MonkeyMama, at first I did not want to deplete so much money from our savings account at once, but the more I think about it, the more I'm convince that we should just pay for it in cash. Paying interest does not make much sense. We still have to visit the facilities, but my research has revealed that this is more less the cost of these technical school.
    Laura, we went that route with DS#2 and we don't regreted, unfortunately our community college does not offer anything on this field. Frown

  4. baselle Says:

    How much is the son paying for this? I don't expect that he pays for everything, but if he paid for something, it gets some of his skin in the game. Does he want to go? Is this a way to get him out of the house? My fear is that its something that he doesn't care all that much about, and you are paying him "to find himself" (to use a dated phrase), well, you're paying him to stay lost.

  5. NJDebbie Says:

    Hi Baselle. My son has been a hands on person ever since he was a little boy. We are lucky that the high school he attends offers 3 years of auto shop classes and he is has taken all three years and has been the star student from the beginning. I took the time to reach out to his auto shop teacher and he believes that he has demonstrated natural skills and dedication. I don't expect him to pay for any of this tuition. I (we) paid for his brother's college tuition and it would not be fair. Luckily, both of my sons have shown me that they are willing to earn money whenever possible and save a lot of it. I have to give him the benefit of the doubt and help him pursue this program. It's up to him to take the advantage of the opportunity we are giving him. If for any reason, he proves us that we've paid for him to "stay lost" sort of speak, then that's on him. I will only pay once. The second time around, he will be totally on his own. Meanwhile, this is a risk I'm willing to take. Your point is well taken, though. Thank you for your input.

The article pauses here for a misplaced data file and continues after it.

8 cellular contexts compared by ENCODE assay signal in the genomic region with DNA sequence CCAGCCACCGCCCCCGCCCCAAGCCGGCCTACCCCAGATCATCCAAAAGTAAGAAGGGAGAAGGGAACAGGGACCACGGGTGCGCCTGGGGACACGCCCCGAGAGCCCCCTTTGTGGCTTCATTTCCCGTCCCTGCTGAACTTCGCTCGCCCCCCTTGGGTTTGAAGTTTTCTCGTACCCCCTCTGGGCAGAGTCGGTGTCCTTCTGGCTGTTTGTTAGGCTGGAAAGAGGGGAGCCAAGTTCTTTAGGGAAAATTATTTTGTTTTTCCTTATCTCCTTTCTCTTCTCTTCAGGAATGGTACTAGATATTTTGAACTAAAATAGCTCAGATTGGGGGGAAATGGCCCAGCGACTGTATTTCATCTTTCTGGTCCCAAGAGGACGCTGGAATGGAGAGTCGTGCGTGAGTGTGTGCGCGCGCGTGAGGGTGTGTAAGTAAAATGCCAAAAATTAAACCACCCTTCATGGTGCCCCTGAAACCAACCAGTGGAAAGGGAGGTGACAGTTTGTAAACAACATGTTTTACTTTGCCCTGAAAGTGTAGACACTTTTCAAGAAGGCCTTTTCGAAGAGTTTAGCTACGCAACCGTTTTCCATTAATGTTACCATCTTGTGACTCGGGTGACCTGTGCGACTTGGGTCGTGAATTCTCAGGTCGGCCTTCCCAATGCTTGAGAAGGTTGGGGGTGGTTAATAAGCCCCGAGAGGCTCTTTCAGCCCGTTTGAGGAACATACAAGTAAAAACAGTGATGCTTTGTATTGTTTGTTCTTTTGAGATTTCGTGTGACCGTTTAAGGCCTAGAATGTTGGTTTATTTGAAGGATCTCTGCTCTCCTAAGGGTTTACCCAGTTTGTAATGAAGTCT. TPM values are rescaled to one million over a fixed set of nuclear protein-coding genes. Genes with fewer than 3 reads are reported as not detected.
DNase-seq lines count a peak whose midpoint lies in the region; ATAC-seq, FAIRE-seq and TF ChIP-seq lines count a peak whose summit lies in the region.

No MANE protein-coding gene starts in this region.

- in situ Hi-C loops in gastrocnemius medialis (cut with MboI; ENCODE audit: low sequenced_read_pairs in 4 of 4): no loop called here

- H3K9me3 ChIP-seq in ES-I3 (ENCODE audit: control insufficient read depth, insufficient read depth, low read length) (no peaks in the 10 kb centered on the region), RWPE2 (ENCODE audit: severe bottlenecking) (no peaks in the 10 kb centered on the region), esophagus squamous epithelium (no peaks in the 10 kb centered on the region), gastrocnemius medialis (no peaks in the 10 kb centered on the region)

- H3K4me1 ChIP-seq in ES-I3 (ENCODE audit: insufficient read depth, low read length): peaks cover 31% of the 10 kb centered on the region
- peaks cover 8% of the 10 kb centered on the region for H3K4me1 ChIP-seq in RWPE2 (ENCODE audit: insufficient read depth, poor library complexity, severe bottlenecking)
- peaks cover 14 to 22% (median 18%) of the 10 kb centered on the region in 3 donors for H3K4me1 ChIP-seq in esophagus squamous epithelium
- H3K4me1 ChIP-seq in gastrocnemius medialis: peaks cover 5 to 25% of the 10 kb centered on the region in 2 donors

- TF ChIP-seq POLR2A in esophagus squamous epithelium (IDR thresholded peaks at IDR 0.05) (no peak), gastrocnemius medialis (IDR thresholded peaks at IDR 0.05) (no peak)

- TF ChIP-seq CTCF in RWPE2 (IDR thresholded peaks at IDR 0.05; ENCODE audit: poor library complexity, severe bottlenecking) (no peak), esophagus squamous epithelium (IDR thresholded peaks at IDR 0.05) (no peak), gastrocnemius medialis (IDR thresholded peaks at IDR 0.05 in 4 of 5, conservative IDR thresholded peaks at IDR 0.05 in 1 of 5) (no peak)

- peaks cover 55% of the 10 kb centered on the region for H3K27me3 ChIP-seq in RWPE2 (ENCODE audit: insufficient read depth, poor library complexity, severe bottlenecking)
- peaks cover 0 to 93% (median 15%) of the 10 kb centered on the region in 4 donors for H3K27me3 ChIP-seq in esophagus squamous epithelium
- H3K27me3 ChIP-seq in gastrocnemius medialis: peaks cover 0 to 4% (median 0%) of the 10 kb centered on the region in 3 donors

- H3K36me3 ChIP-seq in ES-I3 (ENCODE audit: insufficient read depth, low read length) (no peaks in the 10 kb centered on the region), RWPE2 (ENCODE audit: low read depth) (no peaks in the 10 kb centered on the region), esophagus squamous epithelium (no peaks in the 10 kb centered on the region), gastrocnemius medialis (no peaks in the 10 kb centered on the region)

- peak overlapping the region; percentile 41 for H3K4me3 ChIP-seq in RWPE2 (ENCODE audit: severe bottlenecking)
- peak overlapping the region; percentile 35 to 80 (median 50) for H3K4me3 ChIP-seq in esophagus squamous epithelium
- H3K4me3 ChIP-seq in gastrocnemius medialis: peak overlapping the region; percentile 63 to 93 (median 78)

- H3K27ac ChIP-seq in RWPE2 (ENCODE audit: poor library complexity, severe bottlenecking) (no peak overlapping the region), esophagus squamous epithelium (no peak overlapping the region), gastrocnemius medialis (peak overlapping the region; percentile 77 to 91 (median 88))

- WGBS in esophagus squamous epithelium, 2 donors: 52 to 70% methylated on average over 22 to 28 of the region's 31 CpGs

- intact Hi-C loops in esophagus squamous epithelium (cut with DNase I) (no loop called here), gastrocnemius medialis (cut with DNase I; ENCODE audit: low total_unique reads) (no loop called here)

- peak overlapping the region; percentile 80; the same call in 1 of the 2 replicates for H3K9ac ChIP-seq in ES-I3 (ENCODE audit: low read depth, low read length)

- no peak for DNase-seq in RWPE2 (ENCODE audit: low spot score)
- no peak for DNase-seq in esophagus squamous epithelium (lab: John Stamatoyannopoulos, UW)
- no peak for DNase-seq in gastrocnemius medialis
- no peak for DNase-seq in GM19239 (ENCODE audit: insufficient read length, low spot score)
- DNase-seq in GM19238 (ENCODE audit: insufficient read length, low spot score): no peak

6. MonkeyMama Says:

    "this is more less the cost of these technical school."

    True - my point is just there could be other options outside technical school. Maybe not, but maybe so. The cost is usually pretty ridiculous, so if it were me I would rule out all other options, is all.

  7. gattaca Says:

    My nephew is in a program through a community college in Baltimore that is run by Toyota. He only pays for his books. He works for 3 weeks at a Toyota automotive shop and then three weeks in school. You may want to look to see if there is a Toyota program like that or if other automotive companies are doing the same thing.

  8. PNW Mom Says:

    I think you are doing the right thing. It sounds as though your son knows what he wants to do and if you paid for your other son, I think it is only fair you pay for ds2 if you have the means, which it certainly sounds like you do. From your previous posts, your sons sound like stellar young men and I think it is wonderful you are able to help them!

  9. littlegopher Says: